I do consider myself a member of that group. As a teenager, I used to play a ton of very hardcore games (I beat Xenogears). But now, I'd rather play games as a leisure activity like TV or movies - not as a dedicated hobby that envelopes most of my free time. Thus, I find myself losing patience with most hardcore games these days. I thought I would love BioShock, but I didn't bother finishing it due to its inconsistent and rather spread out level of quality, and I now regret the purchase. As for "casual" games, well, they just don't appeal to me much.



A recent game that I think captures the "ex-core" essence is Portal. It's hardcore in that most non-gamers probably wouldn't be able to make heads or tails of it (it certainly requires some precision FPS and spatial thinking skills), yet it's casual in its length and difficulty. Those were the best 3 hours of gaming I can recall recently, and I came out of it wishing more games were like Portal.



Shorter and denser, please!

Victor Bunn
profile image
I'm definitely not as hardcore as I used to be but ironically I still find time to play sessions of UTIII and Warhawk on PS3 that can last half a weekend. Wii on the other hand, I may play if for a few minutes or an hour at most and then walk away from it. So I guess you could say, I'm casually hardcore.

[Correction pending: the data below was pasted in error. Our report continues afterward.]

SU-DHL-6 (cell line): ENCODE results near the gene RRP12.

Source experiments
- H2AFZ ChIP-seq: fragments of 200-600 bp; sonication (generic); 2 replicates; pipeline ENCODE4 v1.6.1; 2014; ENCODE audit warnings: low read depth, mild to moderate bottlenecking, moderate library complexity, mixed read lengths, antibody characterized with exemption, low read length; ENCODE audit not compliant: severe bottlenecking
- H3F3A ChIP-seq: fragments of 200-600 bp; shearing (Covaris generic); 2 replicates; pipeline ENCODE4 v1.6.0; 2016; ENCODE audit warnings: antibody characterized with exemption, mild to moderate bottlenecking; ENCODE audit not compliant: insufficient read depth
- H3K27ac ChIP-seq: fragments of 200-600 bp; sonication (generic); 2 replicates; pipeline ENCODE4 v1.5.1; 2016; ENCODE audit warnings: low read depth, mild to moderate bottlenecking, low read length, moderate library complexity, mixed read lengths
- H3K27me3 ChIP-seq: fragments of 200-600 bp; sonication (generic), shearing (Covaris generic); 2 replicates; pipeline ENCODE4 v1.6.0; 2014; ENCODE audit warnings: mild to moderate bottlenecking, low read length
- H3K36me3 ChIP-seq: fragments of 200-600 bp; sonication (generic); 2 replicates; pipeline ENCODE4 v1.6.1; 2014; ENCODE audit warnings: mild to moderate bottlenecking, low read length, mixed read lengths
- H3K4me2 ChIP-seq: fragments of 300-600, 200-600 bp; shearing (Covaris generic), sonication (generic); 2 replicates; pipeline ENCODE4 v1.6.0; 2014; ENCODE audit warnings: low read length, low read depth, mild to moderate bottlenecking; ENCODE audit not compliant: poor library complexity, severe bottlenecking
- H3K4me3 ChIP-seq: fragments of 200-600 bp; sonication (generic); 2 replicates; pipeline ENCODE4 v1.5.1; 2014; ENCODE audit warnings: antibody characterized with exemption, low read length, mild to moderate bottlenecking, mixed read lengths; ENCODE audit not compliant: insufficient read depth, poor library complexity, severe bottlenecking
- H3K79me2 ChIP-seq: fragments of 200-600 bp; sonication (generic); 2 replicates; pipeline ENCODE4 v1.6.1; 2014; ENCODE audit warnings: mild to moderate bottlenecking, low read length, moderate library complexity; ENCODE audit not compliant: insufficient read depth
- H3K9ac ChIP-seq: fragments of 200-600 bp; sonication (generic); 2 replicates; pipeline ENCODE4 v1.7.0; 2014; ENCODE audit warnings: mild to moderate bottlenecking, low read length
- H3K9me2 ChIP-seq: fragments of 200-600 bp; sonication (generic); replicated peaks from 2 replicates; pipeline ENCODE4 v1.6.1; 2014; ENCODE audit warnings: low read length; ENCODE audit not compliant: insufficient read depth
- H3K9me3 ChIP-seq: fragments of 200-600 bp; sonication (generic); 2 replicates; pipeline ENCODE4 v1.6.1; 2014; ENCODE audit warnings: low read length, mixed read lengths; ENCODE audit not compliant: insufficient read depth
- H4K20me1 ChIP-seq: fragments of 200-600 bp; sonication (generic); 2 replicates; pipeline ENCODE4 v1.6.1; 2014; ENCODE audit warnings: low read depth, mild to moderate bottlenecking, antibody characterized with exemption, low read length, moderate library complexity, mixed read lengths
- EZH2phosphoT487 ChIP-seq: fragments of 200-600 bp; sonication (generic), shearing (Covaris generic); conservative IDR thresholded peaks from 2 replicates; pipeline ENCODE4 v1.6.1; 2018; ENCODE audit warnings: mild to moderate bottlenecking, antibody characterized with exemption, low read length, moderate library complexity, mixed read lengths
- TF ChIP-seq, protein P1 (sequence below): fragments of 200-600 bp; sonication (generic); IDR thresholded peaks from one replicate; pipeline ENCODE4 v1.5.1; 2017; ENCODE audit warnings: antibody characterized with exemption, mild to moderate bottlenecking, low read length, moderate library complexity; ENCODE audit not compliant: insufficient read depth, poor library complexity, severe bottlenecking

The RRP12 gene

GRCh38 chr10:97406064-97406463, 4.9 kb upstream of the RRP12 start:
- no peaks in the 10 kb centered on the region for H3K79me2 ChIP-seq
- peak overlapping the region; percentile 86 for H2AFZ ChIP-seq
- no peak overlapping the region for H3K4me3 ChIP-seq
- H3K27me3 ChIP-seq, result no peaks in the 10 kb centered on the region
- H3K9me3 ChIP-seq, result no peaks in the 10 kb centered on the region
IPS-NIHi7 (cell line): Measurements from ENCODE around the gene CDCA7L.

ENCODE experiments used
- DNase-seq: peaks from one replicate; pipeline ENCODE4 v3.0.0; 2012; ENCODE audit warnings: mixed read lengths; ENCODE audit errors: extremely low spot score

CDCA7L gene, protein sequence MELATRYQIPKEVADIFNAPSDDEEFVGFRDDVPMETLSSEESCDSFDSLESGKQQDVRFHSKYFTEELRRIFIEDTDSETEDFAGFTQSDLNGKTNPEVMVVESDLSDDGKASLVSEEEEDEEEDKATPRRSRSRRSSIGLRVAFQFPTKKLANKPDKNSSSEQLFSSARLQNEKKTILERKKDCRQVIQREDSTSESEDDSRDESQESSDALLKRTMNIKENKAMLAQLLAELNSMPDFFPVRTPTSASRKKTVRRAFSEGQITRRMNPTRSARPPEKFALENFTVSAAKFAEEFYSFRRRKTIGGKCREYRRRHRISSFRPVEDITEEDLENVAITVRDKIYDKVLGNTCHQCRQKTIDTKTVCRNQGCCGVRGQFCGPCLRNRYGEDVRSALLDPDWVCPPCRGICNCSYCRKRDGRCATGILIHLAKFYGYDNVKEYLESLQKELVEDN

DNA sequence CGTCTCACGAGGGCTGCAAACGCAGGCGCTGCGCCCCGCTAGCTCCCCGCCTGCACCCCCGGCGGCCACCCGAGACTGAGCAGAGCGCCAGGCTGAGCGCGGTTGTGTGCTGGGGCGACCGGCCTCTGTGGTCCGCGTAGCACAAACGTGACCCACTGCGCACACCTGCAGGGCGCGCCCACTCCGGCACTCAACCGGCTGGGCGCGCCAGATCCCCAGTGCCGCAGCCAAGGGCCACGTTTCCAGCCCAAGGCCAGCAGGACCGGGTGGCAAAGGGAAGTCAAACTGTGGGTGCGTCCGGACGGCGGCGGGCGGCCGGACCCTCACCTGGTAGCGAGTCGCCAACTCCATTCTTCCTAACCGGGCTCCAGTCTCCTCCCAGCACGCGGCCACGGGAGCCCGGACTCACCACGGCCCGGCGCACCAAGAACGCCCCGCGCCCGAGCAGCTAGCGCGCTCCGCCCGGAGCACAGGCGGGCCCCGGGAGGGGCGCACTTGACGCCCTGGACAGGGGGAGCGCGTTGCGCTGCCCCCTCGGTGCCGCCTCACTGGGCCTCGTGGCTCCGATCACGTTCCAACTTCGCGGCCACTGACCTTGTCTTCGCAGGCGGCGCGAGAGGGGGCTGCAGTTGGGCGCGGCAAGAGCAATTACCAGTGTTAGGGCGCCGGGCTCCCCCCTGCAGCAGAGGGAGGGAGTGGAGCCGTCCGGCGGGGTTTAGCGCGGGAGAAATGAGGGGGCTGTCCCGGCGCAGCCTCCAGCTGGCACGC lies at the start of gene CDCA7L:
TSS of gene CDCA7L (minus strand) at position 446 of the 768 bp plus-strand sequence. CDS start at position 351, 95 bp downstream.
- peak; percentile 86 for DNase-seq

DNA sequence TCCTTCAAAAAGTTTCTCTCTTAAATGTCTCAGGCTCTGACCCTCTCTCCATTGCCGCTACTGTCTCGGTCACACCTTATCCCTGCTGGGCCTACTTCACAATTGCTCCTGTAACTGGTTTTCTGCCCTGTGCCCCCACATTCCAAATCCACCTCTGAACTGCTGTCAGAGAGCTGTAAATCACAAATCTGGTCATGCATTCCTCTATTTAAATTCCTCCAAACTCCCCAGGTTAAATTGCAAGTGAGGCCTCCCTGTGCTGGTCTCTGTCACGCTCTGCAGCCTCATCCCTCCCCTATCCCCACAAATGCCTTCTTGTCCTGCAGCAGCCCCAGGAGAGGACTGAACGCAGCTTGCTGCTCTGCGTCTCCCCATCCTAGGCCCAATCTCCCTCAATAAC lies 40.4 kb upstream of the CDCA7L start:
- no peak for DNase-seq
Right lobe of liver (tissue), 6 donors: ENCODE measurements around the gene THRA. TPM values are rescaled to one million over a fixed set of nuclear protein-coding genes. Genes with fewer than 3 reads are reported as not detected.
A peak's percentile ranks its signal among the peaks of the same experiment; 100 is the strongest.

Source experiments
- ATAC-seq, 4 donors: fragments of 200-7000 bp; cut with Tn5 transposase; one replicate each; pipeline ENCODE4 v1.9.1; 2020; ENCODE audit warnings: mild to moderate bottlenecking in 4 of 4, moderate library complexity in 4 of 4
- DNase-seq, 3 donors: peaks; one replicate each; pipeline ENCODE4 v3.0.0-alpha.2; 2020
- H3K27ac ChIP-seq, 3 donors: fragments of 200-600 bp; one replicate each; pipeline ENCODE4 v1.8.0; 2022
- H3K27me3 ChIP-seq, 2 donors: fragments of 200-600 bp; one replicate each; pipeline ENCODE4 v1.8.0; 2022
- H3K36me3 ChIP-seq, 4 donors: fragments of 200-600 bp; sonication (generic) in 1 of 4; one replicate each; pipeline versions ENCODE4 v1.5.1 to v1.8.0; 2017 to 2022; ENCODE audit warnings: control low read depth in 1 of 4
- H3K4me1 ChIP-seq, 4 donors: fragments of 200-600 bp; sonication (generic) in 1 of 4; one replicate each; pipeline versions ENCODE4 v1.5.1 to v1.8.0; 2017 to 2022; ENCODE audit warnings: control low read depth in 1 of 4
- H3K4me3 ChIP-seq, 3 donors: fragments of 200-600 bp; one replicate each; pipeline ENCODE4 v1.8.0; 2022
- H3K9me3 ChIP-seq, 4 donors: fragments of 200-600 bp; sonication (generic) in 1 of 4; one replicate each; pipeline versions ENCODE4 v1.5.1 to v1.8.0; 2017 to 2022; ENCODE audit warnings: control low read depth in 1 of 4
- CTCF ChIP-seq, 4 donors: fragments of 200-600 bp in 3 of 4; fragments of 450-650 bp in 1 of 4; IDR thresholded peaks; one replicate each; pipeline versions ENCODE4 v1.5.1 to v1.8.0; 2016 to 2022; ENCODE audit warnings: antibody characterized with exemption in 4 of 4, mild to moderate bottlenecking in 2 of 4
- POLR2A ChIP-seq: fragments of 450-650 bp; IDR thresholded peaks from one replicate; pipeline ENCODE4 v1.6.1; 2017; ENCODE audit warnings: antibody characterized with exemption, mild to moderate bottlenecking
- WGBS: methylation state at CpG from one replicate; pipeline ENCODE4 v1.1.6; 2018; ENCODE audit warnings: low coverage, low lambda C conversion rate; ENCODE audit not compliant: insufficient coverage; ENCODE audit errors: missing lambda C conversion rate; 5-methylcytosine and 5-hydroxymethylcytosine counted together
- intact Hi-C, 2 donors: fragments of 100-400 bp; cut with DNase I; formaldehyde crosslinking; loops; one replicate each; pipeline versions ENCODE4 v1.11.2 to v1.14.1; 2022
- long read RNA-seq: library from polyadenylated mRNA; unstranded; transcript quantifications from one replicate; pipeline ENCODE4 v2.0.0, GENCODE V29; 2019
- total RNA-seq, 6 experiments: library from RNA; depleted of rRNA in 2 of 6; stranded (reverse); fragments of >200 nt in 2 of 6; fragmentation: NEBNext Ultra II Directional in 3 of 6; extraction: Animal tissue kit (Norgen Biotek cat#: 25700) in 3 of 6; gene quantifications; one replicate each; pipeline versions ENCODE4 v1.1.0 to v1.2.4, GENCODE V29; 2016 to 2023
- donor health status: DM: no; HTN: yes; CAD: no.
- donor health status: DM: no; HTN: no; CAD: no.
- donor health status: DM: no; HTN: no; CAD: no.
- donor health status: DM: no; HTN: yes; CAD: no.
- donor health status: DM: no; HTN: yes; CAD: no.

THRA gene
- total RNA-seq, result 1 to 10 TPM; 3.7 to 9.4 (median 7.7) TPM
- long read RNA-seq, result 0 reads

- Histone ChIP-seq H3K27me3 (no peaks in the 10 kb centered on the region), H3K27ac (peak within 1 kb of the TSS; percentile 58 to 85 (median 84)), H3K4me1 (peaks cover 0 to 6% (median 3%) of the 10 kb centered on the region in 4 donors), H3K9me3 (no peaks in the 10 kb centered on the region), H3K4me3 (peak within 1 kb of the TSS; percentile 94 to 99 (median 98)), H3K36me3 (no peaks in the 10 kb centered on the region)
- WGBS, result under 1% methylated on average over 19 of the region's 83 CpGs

Anyway, the idea that both types of games can't exist on Wii is ridiculous. The problem is 3rd parties will develop quick cash ins, ports or just terrible games. Or worse, a developer will develop a good game but dedicate zero marketing dollars to it and then complain that core titles can't sell on Wii. Good business sense dictates if I take the time to develop a title on any platform that's adheres to industry standards of quality (consistent framerate, no clipping, clean design etc) AND market the game, I'll have a better chance of selling it.



Let's look at Soul Caliber Legends. Terrible game. With Soul Caliber 2 performing very well on Gamecube, one would imagine that a Soul Caliber fighting game would sell well on Wii considering it currently has no other fighting games. ANY Soul Caliber would have been a better choice than Legends. At the very least, as annoying as ports may be, a port or update of Soul Caliber 2 or 3 would have been better received than Legends by the core audience, provided it was at least marginally improved over the original game. Also, it would not have taken a huge investment to bring the game to Wii, increasing the chances of profit. I'd rather have an original SC but if companies are going to go port happy or just update old games on Wii, make better choices, use common sense and stop using lowest common denominator development practices. If developers would do this more often, a "Seal of Approval" wouldn't be necessary.